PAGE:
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"Programmers can't get IPv6 thus that is why they do not have IPv6 in their applications"....
Many years ago the standard books on application network programming were
based on C language. Books such as "Adventures in UNIX Network
Programming", and Professor Comer's "Internetworking with TCP/IP Vol 3"
detailed how to write C programs using BSD sockets where binding to a
socket brought the program up in listening mode on an 2 tuple IP v4 IP
address/TCP well known port. Once the program opened and bound to a socket
"netstat -n" would show that program to be "listening" on the 2-tuple.
Do today's programmers still use basic BSD socket programming? Is there an
equivalent set of called procedures for IPv6 network application
On the practical side: Have all programmers created a 128 bit field to
store the IPv6 address, where IPv4 programs use a 32 bit field to store the
IP address? This would seem to be similar to the year 2000 case where
almost all programs required auditing to see if they took into account
dates after 1999.
On Tue, Nov 27, 2012 at 1:07 PM, Jeroen Massar <jeroen at unfix.org> wrote:
> On 2012-11-27 20:21, mike wrote:
> > On 11/26/12 9:32 PM, Mikael Abrahamsson wrote:
> >> The main problem with IPv6 only is that most app developers (most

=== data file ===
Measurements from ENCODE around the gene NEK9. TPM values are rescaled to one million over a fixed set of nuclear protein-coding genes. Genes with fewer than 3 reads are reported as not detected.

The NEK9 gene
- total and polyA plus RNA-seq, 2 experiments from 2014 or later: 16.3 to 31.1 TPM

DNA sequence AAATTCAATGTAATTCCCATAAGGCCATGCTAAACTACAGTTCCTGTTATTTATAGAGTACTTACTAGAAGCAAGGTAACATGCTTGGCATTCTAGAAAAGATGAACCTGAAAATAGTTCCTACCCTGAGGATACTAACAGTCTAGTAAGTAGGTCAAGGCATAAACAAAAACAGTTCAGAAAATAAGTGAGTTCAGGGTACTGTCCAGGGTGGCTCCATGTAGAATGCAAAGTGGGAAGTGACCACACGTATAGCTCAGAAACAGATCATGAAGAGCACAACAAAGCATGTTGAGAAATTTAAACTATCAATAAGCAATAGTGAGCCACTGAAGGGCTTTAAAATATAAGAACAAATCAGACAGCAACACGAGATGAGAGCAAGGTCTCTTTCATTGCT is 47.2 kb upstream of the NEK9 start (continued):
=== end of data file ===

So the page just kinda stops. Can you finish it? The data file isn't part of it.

> >> programmers totally) do not really have access to this, so no testing
> >> is being done.
> > This is a point that is probably more significant than is
> > appreciated. If the app, IT, and networking ecosystem don't even have
> > access to ipv6 to play around with, you can be guaranteed that they
> > are going to be hesitant about lighting v6 up in real life.
> I cannot be saf for the people who claim to be programmers who do things
> with networking and who do not care to follow the heavy hints that they
> have been getting for at least the last 10 years that their applications
> need to start supporting IPv6. Especially as APIs like getaddrinfo()
> make it really easy to do so.
> The following excellent article by our beloved true IPv6 Samuarai Itojun
> is from 1998: http://www.kame.net/newsletter/19980604/
> Thus it is not like the information is not out there either.
> As for actually getting IPv6 at home or at work, there are so many ways
> to get that, thus not having it is a completely ridiculous excuse.
> (It might not be native, so wh00p, you can test fine also on a local
> link in the extreme case)
> Remember that silly thing called the 6bone and what the purpose of that
> was back then, indeed, for getting connectivity to the people so that
> they could fix their code and that ran from 1996 till 2006, 10 years
> where one could have fixed up those apps that was already 6 years ago
> As such, if an application does not do proper IPv6 today the people in
> charge of the thing simply did not care...
> who proudly has been providing IPv6 connectivity and IPv6 patches for
> over more than a decade...